HAH! Do you know why this is funny? Because I pushed out a Facebook event for the book yesterday and offered people solutions on getting the book based on 3 levels of patience. You’re definitely a Level 1! (Thank you for your purchase…truly. I look forward to your thoughts!)

    • says

      Ahhh…sweet music. Chris, thank you. I hope that you’ll share your thoughts with me and Amazon as you read it. Thanks for being the best part about what I get to do for a living. :)

  9. says

    This seems like a really interesting book, if only because it’s the exact opposite of the norm.
    I’d definitely be winning to re-think how I run my business (not sure I can really call it that yet but I will anyway), and I’m also geeky and dorky so this sounds like the book for me!

    I have a hunch I’ll be buying this on Amazon if I don’t win a copy 😉

    • says

      Hey – don’t sell your business short. I’m betting it’s DEFINITELY a bonafide business. And I’ll bet that you’re closer than you think to finding the people and resources to make it go kaPOW :)

    • says

      Chris – Sonia got my book down to a tee in her review, no argument there! And glad you dug the Whiny Little Freelancer post…it seems to be an audience favorite :) You guys at BlueGlass put on one helluva conference every year — I can’t stop hearing all of the good things about it. So nice work and way to make that audience work FOR YOU!


  10. says

    I think being unskilled and unprofessional in your profession is the new black these days…more-so than being unpopular.

    Just look at all the latest unskilled actors and musicians out there now.

  11. says

    If I had taken the popular route, I’d still be working in retail. To achieve anything meaningful in this century, you can’t be afraid to be unpopular.

  12. says

    Popularity is A-OK for general awareness, but unpopularity seems terrific for actual sales. Thanks for the thoughtful post! (It makes me feel so much better about high school too…)

  13. Joe says

    Interesting stuff.
    Many times I get the feeling blog commenters are sucking up to the popular kid in hopes someone will notice and click on their url.
    Sucking up won’t make you popular or get the job done because it sure doesn’t give you a personal brand for readers to trust. Trying to implement the latest hype in social networking or SEO won’t get you eyeballs that stick either.
    Embracing the concept of Unpopularity can feel kind of liberating. I like that.

    • says

      I like it, too. And I don’t know what you think, but I always feel I can sense when someone’s leaving a comment in earnest or just dropping a mindless platitude. Great point.

  14. says

    Telling customers “Your video is god-awful – but it’s only X to fix” works for me, and has built a business that earns. That doesn’t make me beloved. But it does pay my mortgage. We have 100 likes on Facebook, but every single customer has rehired us.

  15. Miss Piggy says

    We were talking about exactly this kind of split in social media in the office today.

    I was reading one of my favourite bloggers, Marc Randolf (off of if anyone wants any insight into how venture capitalists think) and he wrote a great piece about how to pitch to a VC and what they don’t want to hear.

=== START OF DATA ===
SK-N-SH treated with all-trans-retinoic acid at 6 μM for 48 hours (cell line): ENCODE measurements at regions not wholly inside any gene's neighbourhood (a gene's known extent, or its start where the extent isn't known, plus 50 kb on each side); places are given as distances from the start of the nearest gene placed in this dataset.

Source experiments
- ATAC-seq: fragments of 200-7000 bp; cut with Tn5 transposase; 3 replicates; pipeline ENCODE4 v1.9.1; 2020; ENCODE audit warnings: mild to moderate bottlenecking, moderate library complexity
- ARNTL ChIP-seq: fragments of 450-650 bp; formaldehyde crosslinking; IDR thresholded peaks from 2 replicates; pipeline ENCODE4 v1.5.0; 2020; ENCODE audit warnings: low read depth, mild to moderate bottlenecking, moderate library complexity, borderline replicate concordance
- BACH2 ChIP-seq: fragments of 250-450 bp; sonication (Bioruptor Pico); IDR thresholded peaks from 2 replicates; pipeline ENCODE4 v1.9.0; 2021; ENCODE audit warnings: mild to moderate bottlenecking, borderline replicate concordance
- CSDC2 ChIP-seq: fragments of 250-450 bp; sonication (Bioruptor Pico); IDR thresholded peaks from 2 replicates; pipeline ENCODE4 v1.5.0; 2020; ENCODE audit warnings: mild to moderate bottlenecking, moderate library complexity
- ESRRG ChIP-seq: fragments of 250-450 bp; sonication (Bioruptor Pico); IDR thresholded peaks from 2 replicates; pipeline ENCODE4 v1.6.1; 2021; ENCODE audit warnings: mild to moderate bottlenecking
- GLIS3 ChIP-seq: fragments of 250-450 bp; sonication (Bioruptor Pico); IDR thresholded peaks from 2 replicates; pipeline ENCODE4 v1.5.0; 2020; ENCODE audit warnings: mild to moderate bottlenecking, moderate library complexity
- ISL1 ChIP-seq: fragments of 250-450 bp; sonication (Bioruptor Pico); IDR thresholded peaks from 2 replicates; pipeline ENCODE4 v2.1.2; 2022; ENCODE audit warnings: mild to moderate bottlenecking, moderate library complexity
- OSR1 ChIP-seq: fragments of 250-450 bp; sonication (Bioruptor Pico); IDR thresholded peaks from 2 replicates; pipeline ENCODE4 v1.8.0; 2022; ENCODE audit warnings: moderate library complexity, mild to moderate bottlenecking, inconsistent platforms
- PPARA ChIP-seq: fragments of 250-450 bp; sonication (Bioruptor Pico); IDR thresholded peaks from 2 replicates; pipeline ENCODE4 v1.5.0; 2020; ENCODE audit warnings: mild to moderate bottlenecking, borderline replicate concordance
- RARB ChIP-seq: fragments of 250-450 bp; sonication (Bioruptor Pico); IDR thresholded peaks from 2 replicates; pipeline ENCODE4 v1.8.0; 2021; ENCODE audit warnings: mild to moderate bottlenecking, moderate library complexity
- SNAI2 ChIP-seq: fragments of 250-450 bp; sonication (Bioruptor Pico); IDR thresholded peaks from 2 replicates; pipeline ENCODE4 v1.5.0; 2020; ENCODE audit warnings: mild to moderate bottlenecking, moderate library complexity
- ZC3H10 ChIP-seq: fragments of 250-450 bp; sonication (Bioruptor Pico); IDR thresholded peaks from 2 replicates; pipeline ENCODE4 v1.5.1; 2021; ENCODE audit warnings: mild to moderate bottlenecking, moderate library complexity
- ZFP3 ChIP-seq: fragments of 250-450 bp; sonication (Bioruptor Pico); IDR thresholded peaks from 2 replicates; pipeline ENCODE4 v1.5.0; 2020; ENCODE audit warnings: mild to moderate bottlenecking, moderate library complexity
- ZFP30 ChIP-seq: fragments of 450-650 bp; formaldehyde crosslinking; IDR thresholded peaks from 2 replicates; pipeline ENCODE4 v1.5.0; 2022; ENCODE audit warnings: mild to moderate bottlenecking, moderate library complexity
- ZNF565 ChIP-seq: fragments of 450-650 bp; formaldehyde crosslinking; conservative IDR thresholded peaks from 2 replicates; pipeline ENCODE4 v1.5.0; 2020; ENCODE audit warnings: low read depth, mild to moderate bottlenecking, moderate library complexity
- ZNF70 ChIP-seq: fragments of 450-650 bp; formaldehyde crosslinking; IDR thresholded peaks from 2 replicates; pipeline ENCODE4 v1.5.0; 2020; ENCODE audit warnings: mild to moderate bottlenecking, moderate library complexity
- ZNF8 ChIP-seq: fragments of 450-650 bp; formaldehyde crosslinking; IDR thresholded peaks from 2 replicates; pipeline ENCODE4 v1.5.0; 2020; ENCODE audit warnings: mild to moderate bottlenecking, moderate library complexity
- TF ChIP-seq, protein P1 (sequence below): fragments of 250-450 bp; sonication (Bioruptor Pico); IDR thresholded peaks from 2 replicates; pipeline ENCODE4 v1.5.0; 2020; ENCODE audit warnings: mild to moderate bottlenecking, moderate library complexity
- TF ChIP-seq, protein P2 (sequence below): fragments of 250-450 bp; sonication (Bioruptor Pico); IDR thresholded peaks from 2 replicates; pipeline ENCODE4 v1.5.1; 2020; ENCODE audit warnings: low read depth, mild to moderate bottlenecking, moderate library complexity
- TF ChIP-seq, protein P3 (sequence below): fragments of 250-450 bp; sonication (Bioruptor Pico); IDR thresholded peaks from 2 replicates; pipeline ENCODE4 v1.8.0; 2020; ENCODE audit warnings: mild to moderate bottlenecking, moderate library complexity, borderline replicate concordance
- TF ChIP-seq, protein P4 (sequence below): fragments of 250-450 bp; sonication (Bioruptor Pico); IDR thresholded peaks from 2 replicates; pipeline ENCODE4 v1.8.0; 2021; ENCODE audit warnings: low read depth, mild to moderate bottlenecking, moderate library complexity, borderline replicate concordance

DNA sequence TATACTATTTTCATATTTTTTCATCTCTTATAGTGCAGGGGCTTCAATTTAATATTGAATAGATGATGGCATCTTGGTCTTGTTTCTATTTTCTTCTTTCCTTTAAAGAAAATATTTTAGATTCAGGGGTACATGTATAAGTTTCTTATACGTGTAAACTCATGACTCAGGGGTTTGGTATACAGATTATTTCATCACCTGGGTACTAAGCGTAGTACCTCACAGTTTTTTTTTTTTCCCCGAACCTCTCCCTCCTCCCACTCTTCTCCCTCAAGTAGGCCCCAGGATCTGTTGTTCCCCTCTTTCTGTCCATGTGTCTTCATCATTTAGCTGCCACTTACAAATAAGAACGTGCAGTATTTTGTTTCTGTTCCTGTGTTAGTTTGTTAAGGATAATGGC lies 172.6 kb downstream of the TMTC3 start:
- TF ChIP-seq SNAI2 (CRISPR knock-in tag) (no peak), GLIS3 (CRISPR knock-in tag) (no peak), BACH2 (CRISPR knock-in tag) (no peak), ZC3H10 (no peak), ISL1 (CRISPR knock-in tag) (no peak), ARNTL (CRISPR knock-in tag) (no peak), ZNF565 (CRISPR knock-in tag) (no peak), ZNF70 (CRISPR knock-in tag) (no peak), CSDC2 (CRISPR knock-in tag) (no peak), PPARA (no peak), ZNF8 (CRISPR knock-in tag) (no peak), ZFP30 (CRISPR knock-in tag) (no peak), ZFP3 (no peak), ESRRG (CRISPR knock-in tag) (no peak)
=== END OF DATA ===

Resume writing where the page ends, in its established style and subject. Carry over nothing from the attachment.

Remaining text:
It got 11 tweets.

    Meanwhile, I’m unfortunately in the beauty business so, sadly, read a lot of blog reviews of nail polish which regularly get a bajillion retweets.

    Seriously? Nail polish?

    • says

      But here’s what I’m betting — those 11 retweets of Marc’s blog were targeted and READ/clicked. Not so much on the nail polish side, methinks. But this is the beauty of it all: there’s an audience for everyone, and if a brand has built a shareable brand — no matter what you sell, people will share. And the RIGHT people at that :)

  16. says

    One other aspect of being unpopular – I was in high school, is that you learn compassion and people resonate with compassion. People want to know you care. Thank you for this post – the book looks interesting and helpful.

    • says

      I can’t agree with this more. We learn to respect people for being people instead of the superficial things that just add color. “Things” can come and go. People? Those have staying power.

    • says

      I just tested it and it looks good to me, there might have been a momentary blip? Let us know if you’re still having trouble and I can add your name manually (you would still need to confirm the opt-in, of course).

  17. says

    So true. A lot of us tend to be seduced by numbers that we tend to forget who we are really trying to reach are.
    Let’s face it, not all people would be interested to buy our product and services.

    I’ve found that we don’t need to be popular to be successful. That the key to successful marketing is by doing it without spending too much time with people who’s never going to buy. That we only need to be damn sexy to the people who matters most – our customers.

    Great review Sonia. Would love to read the book!

  18. says

    I think that being popular on the web consists of writing mostly kind of dumb posts. Sorry, but it’s true. People are searching for the basics and if you can deliver that, you’re the king. However, those people often don’t want to pay for products. So, focusing on those who want to work on themselves, their skills or whatever will bring you profit. At least, that’s how I see it. I’d rather have a small fan base than having massive amounts of readers who don’t engage.

  19. says

    Thanks Sonia for your book recommendation. I think this book will sell well considering that there are too many people out there that are unpopular but want to be successful under the radar. I also agree with the personality aspect when building brand is really vital. When we meet blog or anything, we will feel more welcome if we read articles that can really talk to us personally.